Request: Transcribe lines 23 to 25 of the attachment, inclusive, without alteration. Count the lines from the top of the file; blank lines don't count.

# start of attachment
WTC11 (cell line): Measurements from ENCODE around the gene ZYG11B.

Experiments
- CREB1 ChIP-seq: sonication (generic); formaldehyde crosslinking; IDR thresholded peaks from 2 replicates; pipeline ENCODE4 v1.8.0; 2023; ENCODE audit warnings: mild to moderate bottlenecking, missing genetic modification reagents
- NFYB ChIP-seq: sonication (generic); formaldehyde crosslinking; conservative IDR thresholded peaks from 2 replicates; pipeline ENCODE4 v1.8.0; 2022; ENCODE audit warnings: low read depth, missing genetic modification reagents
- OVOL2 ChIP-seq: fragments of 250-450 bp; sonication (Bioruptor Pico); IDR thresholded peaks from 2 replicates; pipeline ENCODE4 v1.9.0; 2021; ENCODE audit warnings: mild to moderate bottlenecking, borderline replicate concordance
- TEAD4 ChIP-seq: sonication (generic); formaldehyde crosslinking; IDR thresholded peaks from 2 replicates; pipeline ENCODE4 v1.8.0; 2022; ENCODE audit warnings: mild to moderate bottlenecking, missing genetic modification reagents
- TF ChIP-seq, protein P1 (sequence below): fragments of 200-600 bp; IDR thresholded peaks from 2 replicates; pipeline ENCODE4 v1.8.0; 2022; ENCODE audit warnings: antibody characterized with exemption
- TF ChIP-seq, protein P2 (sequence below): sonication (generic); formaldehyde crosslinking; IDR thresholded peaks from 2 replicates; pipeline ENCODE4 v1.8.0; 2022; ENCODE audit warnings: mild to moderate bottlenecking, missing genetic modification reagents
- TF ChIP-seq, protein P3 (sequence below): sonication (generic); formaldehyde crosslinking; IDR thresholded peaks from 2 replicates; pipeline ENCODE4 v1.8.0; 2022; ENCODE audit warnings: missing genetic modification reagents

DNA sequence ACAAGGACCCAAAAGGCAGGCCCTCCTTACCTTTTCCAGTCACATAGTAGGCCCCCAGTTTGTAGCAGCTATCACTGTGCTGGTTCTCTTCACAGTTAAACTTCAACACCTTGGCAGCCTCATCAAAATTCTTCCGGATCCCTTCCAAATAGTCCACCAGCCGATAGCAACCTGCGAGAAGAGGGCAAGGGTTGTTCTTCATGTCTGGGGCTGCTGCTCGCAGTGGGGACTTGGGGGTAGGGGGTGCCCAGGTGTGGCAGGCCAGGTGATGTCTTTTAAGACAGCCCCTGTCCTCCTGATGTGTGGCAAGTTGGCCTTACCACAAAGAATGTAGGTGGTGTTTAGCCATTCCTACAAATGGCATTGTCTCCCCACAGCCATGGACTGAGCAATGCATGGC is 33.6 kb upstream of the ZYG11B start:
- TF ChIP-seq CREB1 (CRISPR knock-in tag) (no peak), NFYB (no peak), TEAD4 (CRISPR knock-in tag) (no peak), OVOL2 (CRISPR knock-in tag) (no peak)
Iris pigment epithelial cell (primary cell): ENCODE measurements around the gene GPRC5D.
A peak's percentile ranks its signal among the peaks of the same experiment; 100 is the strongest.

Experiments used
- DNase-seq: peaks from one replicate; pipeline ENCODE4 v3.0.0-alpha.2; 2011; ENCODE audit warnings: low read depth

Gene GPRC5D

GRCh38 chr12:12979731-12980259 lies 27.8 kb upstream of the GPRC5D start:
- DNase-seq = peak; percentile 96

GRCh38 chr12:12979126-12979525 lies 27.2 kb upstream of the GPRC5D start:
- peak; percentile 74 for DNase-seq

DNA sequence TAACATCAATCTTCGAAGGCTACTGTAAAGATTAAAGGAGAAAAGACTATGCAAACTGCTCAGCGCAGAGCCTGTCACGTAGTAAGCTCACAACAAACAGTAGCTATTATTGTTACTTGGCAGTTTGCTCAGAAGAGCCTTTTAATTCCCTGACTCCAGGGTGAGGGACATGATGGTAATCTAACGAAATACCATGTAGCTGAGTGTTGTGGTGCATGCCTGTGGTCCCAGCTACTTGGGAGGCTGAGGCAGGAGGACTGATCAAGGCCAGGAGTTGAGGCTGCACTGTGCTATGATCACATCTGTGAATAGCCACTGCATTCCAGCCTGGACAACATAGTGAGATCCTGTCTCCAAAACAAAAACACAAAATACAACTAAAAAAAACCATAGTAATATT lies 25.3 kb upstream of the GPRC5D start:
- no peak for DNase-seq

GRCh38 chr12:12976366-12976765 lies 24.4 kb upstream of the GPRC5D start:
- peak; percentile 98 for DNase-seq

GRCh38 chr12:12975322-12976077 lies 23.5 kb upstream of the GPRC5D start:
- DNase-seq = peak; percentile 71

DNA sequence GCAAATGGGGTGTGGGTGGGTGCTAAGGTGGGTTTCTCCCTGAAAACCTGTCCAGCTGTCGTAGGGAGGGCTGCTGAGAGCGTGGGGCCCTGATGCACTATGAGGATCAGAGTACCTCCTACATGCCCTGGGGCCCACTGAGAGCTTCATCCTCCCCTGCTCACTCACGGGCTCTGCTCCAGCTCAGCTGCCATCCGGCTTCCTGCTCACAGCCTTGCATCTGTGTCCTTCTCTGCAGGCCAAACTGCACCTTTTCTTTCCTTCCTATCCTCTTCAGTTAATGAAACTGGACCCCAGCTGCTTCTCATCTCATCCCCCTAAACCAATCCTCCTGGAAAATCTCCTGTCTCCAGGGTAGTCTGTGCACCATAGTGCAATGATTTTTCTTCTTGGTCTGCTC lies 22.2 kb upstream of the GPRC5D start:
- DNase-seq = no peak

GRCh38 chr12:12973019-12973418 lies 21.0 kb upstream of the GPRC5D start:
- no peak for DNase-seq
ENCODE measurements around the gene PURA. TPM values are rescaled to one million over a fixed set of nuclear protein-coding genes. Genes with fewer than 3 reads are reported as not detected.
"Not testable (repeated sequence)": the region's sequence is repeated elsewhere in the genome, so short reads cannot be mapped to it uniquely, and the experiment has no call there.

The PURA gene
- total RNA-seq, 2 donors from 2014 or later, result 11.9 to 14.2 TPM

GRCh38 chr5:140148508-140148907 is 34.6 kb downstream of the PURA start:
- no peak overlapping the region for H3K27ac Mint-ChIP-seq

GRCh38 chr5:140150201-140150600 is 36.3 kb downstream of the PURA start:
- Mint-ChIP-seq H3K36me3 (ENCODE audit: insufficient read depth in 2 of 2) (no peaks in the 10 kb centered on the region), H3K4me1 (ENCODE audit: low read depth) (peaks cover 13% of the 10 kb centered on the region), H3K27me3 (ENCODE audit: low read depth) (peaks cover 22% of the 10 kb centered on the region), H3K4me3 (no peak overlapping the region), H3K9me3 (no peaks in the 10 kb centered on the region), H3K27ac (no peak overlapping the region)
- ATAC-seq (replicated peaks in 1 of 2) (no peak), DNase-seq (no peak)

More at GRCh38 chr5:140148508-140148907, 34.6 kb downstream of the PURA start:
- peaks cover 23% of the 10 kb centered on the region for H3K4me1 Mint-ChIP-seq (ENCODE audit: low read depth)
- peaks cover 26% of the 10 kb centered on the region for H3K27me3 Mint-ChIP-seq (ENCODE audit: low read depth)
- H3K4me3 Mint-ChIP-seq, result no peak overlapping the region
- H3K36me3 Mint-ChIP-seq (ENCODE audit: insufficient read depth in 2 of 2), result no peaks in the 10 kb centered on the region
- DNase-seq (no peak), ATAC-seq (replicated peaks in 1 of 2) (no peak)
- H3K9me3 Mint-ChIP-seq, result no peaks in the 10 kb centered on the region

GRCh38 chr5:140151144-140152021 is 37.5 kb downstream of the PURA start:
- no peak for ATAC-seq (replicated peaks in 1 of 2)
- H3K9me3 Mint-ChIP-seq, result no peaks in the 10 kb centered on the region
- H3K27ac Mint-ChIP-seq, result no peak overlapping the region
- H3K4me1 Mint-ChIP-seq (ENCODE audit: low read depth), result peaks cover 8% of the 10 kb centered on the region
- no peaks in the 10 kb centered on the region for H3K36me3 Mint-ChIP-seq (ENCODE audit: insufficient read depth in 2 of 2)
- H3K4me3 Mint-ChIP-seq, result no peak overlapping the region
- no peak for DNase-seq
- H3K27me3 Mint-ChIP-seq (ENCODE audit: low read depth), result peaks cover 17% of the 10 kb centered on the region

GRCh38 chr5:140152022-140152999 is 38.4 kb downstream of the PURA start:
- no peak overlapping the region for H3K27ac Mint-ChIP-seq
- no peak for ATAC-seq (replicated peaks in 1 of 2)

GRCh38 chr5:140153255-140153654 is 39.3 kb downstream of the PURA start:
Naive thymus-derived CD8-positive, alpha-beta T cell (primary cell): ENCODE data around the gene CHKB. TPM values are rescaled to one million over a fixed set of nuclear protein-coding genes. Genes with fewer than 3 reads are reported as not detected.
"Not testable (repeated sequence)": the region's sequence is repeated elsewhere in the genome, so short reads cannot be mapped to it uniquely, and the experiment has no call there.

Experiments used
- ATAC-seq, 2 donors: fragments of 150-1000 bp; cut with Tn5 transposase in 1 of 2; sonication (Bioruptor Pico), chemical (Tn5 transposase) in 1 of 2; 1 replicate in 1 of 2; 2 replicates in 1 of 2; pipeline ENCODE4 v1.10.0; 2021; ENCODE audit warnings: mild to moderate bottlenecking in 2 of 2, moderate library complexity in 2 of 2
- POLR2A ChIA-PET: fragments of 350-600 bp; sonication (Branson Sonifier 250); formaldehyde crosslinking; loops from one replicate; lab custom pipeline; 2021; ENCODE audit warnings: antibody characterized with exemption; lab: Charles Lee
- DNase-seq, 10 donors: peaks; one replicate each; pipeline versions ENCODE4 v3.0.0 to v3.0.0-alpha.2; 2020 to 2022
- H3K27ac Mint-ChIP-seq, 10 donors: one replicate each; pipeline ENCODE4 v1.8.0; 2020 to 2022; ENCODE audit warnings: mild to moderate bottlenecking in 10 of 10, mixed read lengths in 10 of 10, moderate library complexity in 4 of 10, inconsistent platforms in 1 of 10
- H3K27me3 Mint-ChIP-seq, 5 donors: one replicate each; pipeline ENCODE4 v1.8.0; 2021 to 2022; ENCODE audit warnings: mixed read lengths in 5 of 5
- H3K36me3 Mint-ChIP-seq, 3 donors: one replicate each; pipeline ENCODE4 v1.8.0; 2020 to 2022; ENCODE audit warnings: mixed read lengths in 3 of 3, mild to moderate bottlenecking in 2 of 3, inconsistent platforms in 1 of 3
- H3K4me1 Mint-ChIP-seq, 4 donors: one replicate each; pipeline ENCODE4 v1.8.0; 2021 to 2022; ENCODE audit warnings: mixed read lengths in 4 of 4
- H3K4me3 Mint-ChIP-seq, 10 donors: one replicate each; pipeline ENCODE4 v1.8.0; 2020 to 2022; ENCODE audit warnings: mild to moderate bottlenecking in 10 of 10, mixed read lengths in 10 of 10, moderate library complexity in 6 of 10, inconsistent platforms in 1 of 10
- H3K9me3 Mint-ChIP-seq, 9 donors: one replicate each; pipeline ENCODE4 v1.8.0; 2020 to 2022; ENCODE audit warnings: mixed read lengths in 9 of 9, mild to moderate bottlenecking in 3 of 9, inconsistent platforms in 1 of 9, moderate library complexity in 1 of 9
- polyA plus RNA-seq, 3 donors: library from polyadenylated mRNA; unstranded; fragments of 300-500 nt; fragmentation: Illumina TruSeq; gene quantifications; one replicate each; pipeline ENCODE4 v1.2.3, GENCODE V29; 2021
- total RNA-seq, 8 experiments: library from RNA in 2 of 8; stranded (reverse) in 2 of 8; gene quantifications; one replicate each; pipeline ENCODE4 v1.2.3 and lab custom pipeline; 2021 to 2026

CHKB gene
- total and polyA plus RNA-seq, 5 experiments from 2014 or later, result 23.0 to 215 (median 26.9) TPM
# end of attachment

GRCh38 chr12:12976366-12976765 lies 24.4 kb upstream of the GPRC5D start:
- peak; percentile 98 for DNase-seq

GRCh38 chr12:12975322-12976077 lies 23.5 kb upstream of the GPRC5D start: